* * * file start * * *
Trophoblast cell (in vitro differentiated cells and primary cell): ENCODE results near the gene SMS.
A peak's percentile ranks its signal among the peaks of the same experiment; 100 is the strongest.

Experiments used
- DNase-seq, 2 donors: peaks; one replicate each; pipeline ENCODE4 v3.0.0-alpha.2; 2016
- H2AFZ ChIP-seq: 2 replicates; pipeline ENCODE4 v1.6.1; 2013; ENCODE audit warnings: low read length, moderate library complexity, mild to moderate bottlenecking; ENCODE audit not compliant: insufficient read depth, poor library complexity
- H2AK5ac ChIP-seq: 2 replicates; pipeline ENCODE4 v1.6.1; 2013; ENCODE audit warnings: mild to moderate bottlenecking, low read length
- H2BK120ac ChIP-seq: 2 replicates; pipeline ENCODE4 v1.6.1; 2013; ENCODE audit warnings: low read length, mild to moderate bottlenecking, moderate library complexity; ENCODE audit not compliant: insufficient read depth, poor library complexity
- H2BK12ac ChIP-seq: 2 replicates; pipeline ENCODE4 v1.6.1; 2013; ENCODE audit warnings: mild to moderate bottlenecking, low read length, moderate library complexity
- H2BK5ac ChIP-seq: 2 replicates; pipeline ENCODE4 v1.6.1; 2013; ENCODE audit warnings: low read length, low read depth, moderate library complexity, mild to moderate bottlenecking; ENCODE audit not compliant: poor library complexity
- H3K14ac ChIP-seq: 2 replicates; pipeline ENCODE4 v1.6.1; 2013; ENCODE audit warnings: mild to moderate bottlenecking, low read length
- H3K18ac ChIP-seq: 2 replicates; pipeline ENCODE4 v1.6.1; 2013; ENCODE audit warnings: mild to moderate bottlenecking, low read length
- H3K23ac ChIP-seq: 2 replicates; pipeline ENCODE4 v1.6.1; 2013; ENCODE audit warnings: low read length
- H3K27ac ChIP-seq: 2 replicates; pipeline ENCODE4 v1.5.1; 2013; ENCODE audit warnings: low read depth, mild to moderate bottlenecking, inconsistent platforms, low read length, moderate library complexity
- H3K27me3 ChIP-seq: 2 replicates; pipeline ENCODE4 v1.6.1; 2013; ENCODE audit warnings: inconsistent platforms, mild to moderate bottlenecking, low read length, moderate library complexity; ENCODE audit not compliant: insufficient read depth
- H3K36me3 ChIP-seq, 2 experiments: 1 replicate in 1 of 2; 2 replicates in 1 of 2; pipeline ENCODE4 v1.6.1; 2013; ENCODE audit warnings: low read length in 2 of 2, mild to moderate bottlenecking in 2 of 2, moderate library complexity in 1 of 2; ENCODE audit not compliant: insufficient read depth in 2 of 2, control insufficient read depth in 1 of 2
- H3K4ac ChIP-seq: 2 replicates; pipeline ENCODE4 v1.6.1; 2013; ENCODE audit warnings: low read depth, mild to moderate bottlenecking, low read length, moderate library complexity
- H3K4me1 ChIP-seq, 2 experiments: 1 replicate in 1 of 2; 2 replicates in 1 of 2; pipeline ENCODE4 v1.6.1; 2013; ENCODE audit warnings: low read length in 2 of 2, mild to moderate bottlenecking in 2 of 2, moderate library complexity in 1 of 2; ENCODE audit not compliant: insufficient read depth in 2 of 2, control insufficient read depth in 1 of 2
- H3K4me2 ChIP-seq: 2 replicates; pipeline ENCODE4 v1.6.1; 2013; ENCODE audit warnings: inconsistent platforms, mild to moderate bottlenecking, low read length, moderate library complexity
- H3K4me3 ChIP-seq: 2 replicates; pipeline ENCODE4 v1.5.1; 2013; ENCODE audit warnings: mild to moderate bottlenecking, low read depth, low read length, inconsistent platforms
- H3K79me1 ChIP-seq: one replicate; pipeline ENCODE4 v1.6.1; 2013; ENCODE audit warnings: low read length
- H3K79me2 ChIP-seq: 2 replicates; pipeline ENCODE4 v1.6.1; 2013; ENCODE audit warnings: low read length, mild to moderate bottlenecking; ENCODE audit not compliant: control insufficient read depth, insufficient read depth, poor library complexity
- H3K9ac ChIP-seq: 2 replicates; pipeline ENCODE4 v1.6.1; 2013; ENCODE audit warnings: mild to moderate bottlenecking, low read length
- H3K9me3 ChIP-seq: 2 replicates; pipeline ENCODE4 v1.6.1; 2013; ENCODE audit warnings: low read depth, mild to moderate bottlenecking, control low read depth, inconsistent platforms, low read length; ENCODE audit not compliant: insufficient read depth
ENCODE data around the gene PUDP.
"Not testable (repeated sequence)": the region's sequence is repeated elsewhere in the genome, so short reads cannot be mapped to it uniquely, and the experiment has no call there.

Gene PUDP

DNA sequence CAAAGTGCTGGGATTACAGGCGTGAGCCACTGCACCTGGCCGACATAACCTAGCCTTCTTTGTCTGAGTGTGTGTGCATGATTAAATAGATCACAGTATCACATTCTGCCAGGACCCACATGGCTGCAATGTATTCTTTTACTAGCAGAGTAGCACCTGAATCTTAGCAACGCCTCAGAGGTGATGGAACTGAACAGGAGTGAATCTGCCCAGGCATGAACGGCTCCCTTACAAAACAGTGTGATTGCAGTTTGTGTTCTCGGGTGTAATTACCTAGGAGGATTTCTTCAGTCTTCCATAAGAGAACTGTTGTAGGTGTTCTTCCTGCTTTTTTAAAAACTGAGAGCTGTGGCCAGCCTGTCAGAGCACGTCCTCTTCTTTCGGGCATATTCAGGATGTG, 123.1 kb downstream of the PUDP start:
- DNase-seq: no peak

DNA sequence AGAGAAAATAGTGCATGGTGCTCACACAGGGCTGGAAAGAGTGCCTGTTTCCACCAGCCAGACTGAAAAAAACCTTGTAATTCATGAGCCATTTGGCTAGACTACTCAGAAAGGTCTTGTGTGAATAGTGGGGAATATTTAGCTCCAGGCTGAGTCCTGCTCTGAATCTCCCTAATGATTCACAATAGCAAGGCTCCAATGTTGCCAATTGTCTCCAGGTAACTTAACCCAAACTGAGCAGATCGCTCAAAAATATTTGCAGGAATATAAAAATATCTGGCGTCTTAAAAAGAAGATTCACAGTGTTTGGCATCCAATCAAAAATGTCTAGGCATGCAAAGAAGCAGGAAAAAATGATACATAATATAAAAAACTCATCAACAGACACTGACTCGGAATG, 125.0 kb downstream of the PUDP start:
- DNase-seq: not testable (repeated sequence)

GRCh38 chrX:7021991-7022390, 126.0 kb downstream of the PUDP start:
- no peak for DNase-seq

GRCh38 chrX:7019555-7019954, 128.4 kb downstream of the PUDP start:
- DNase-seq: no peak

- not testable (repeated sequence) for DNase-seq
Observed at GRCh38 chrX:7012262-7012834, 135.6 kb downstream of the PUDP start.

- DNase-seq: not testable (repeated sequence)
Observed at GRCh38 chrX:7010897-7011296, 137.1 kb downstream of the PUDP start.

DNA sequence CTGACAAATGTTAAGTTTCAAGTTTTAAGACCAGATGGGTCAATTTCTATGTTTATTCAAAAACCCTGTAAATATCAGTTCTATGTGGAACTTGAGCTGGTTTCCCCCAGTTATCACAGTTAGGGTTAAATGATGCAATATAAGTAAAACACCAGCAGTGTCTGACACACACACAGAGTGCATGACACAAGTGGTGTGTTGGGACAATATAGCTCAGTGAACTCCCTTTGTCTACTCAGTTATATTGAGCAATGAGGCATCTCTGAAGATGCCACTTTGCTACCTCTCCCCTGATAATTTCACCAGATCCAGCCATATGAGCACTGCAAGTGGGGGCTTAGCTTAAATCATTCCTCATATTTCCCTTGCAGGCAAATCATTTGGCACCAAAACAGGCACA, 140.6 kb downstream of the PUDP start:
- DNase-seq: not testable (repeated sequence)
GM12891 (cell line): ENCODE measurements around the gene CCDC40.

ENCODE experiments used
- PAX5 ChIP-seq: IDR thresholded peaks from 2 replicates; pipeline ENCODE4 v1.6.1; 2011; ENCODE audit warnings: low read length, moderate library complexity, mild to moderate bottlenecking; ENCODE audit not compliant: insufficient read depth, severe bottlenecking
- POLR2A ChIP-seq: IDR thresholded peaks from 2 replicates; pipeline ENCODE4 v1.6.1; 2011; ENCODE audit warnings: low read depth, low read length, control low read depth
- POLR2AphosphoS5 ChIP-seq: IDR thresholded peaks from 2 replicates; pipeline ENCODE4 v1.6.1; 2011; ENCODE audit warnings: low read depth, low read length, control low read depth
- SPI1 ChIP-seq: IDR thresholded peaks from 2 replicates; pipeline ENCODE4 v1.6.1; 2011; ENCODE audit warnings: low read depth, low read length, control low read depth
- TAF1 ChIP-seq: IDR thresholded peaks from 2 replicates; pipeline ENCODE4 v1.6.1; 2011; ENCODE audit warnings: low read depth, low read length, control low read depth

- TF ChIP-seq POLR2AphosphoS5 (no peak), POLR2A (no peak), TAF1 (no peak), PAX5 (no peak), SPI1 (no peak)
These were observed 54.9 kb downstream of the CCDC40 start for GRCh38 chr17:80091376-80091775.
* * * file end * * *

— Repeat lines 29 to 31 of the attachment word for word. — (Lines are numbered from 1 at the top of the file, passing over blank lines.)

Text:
DNA sequence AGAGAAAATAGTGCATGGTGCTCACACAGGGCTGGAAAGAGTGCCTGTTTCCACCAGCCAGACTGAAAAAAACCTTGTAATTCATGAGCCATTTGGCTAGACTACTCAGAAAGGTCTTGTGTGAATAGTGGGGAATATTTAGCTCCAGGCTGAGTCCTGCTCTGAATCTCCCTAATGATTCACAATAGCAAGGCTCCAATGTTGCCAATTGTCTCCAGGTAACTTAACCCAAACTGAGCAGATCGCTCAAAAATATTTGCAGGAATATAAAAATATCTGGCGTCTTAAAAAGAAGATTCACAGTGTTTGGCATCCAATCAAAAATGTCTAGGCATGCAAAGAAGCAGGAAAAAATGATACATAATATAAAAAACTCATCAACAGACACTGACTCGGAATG, 125.0 kb downstream of the PUDP start:
- DNase-seq: not testable (repeated sequence)

GRCh38 chrX:7021991-7022390, 126.0 kb downstream of the PUDP start: